Kiev appears to be worried that if they try to take forceful action against the ultranationalists who are blocking railway coal shipments, it will provoke violence that they may not be in the position to handle, Jim Jatras, former US diplomat, told RT.
The blockade organizers boasted over social media that they have stopped some 74,000 cargo cars from crossing the disengagement line between Kiev-controlled and rebel-held parts of Ukraine.
Thousands of wagons filled with coal cannot leave the Donbass area, Donetsk Region, as pro-Kiev activists block train lines leading to government-controlled territories.
The nationalists argue that buying coal from mines controlled by the rebels in the East is equivalent to treason. However, without the necessary coal supplies Ukrainian power plants are threatened with closure.
Kiev has declared a state of emergency for the nation’s energy industry.
RT: The rail tracks were cordoned off some time ago by Ukrainian nationalist activists and MPs. What do you think they are trying to gain here?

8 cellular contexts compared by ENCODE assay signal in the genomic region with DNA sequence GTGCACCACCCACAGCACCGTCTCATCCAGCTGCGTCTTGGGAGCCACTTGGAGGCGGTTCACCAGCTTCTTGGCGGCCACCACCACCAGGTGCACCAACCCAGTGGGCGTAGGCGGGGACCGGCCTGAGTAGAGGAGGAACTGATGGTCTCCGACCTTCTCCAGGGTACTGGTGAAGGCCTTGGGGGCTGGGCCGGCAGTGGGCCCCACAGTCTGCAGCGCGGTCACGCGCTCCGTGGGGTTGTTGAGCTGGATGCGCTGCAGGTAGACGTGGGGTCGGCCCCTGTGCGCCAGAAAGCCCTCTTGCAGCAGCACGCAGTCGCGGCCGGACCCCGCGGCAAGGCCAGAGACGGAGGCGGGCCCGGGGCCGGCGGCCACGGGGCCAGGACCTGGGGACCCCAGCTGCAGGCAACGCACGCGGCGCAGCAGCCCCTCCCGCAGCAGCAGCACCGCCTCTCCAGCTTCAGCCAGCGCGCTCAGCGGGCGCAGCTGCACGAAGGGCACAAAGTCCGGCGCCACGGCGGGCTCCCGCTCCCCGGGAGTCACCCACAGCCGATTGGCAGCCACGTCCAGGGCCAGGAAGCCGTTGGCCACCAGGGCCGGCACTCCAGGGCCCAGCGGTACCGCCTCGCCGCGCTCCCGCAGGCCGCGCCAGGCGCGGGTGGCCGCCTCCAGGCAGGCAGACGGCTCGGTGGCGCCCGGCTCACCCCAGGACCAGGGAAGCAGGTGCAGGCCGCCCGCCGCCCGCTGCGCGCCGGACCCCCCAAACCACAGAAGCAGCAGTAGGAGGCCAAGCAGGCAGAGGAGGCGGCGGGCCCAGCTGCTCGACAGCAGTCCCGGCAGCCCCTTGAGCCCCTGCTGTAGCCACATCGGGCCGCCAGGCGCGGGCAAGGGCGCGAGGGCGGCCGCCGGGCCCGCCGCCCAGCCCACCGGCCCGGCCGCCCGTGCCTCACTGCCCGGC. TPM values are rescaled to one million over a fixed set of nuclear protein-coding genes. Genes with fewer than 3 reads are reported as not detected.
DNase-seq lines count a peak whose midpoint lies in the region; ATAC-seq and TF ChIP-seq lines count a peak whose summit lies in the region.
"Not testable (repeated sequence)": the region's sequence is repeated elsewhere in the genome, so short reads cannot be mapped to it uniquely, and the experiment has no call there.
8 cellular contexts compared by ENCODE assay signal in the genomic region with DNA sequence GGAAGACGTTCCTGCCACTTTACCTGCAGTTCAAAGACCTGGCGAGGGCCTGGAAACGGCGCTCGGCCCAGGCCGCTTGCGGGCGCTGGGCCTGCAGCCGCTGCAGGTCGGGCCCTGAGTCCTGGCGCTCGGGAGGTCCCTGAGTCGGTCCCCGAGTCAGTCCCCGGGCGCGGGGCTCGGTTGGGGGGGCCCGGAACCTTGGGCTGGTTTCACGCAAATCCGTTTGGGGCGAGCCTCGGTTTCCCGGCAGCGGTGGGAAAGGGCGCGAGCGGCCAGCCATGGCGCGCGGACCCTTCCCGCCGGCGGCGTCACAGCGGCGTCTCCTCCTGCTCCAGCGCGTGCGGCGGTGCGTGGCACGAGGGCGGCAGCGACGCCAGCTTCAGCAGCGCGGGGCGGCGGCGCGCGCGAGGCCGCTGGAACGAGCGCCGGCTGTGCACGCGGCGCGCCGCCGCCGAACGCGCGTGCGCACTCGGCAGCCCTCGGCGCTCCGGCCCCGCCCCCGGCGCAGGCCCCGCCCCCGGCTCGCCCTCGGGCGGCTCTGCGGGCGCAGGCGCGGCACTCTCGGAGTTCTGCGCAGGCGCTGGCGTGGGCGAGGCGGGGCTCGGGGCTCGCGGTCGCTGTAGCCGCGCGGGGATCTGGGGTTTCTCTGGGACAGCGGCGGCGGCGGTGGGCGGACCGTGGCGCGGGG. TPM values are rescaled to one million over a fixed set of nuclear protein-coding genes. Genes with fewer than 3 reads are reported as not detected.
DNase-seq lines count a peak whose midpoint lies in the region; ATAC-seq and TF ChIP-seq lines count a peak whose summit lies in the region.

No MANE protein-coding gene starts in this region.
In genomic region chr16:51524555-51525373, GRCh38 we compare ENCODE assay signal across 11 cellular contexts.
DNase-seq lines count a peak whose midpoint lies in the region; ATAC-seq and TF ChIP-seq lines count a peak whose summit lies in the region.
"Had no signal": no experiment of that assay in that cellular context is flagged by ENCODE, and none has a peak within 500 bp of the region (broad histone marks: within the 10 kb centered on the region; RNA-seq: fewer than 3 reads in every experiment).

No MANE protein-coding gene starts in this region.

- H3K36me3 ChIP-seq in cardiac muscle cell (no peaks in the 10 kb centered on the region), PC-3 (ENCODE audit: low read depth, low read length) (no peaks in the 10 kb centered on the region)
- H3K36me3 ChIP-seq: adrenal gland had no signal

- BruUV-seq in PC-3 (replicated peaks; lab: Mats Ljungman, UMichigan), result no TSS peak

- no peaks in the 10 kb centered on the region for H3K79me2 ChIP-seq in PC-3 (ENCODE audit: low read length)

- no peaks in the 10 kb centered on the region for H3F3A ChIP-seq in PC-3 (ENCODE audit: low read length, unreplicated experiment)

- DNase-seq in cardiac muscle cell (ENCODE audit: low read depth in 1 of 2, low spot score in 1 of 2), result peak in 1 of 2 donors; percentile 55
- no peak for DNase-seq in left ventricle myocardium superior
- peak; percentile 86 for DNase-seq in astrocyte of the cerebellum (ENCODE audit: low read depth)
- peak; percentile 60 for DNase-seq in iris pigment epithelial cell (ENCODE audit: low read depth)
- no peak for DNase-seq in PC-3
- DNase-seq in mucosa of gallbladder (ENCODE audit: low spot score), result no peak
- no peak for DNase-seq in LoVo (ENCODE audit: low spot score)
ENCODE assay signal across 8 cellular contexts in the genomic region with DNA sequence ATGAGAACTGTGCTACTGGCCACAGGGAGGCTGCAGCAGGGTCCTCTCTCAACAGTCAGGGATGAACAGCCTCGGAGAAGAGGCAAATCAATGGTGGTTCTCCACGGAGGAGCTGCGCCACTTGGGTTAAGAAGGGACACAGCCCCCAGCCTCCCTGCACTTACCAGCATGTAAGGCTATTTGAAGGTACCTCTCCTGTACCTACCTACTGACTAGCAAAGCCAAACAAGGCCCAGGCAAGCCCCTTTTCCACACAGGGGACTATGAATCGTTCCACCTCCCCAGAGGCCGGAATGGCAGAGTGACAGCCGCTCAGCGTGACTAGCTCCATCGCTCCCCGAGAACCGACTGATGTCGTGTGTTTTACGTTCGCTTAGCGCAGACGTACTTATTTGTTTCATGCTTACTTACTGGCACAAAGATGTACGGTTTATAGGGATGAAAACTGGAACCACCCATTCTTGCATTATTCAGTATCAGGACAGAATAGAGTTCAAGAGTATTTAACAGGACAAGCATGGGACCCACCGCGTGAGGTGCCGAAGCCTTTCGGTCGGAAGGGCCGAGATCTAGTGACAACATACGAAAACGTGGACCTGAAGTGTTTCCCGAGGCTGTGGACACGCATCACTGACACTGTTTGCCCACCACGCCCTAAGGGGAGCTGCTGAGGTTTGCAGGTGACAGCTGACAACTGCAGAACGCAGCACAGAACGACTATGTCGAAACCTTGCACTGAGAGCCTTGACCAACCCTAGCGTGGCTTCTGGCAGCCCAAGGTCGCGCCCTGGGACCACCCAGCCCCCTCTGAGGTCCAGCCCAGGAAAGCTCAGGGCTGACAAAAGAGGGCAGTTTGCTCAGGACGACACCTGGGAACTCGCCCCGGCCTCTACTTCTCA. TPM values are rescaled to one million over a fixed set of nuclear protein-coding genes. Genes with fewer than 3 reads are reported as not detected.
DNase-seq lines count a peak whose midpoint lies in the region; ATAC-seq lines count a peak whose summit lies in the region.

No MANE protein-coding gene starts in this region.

Jim Jatras: Frankly, I think they are not sure what to do. They know that this is extremely damaging to the Ukrainian economy, as of February 15 they said they had 40 days reserve and we’re going to be coming up on the exhaustion of those reserves very quickly. The Prime Minister Mr. [Volodymyr] Groysman has said that 300,000 jobs are potentially going to be lost here if they are not able to maintain coal supplies – this is 12 percent of the country’s production. They cannot sustain this. You would think that this kind of illegal activity – there is no legal authority for this blockade – would be something that the government would step in. I can only imagine that they don’t do it because they feel too weak to do it. They are afraid of the kind of ultranationalists that are behind this, and that if they try to take forceful action against them, it will provoke a resort to violence that they may not be able to handle.